So, I’m teaching my course in Scientific Writing, and I’m frustrated by something I didn’t see coming. I teach students to write in the active voice (“I measured photosynthesis”, not “Photosynthesis was measured”). That’s the modern best practice in scientific writing – not to use the active all the time, but to prefer it unless there’s a specific reason for using the passive in a specific sentence. But the way the course is structured, I’m running into conflict with my departmental colleagues. Through the semester, I have my students turn in drafts of whatever writing project they’re already working on – usually an Honours thesis or one chapter of a graduate thesis. The first assignment is a draft Methods section. And here’s how things go, for something like a quarter of the class:
- In class, I recommend writing in the active voice.
- For our first Assignment, student drafts a Methods section, in the active voice.
- Student shows the draft to their Honours or graduate supervisor.
- Supervisor crosses out all the active voice and explains – incorrectly – that scientific writing has to be in the passive.
- Student revises into the passive, then submits the assignment to me.
- I grade the assignment, penalizing the use of the passive.
- Student is upset.
What makes this most remarkable, I think, is that most students sign up for the course at the urging of their supervisors – the very supervisors who then overrule what I teach!*
I teach some entomology too, and population biology, and biostatistics. I don’t think I’ve ever had a student whose supervisor has insisted that flies actually have two pairs of wings, no matter what they’ve been taught in Entomology; that logistic growth doesn’t actually asymptote to K, no matter what they’ve been taught in Population Biology; or that the critical value for a 1-way ANOVA with 2 and 6 degrees of freedom is 9.43 and not 5.14, no matter what they’ve been taught in Biostatistics. Writing is different, I’ll admit – there are few writing issues on which someone can be as wrong as thinking logistic growth doesn’t asymptote to K. But there are some, and avoiding the active voice is one of them. I keep coming back to this: if you think it’s worth having your students take a writing course, why do you think they should ignore what’s taught in that course?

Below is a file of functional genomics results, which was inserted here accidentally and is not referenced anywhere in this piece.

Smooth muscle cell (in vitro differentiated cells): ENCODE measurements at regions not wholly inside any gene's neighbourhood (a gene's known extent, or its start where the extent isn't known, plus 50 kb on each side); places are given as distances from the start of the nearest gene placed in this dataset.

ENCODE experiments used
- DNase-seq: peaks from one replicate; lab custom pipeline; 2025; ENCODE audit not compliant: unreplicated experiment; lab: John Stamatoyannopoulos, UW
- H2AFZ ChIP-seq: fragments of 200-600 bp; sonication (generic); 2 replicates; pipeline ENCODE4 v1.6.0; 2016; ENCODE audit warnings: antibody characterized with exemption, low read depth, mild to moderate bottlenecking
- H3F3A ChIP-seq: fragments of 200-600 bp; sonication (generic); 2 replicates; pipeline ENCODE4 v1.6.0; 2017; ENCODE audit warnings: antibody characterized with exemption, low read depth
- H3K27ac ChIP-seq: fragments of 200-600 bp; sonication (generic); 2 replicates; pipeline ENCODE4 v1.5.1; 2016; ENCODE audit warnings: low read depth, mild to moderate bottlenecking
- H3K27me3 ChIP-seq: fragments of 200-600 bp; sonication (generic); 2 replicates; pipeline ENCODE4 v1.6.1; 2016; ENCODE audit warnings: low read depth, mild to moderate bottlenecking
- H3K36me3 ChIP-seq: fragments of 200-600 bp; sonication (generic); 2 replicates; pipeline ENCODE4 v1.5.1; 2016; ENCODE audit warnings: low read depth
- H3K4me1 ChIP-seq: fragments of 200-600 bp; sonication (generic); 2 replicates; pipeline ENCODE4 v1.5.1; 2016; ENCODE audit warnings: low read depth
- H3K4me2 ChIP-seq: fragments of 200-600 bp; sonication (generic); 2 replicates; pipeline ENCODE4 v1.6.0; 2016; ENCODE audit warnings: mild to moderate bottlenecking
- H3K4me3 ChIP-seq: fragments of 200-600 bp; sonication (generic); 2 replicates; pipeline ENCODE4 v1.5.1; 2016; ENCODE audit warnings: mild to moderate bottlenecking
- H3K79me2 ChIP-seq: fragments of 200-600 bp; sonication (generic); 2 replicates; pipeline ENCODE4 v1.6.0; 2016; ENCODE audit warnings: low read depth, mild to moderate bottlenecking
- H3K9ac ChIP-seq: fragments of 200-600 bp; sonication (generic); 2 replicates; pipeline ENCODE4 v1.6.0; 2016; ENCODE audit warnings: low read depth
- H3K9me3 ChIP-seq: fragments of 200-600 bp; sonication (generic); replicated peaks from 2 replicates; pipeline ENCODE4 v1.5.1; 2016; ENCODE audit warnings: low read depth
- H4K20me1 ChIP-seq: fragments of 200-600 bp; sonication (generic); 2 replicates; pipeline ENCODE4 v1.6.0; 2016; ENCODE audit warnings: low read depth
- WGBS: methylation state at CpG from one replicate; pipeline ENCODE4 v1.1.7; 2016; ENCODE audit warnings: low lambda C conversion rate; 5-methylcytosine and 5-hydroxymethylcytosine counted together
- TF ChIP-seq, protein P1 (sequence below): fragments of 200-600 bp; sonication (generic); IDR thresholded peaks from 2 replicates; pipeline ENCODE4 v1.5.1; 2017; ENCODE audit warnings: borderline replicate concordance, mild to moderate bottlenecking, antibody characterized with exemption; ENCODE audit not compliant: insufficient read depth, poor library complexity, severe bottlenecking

I’ve been a little bit stuck on what to do about this. If I teach active voice, I’m penalizing students who listen to their supervisors’ advice**. If I teach passive voice, I’m penalizing students who would do better to write according to modern best practices. I’ve come up with two potential solutions, though (and I’d like to hear your reaction to them in the Replies).
(1) What I’ve done so far: I use this instructor-supervisor conflict as a teaching opportunity. This won’t be the last time that one of my students will need to navigate dissent about how to write. They may have two coauthors disagreeing; they may have two peer reviewers disagreeing; they may even have a single peer reviewer telling them to do two incompatible things (“add these three analyses, cite these 27 additional references, and also shorten your manuscript”). I tell them that it’s their writing, not their supervisors’, and that they can discuss with their supervisor why they don’t want to heed a suggestion (and can do the same with me). This doesn’t reduce the awkwardness for them, though. It may even increase the awkwardness, although it does harness it to good educational end.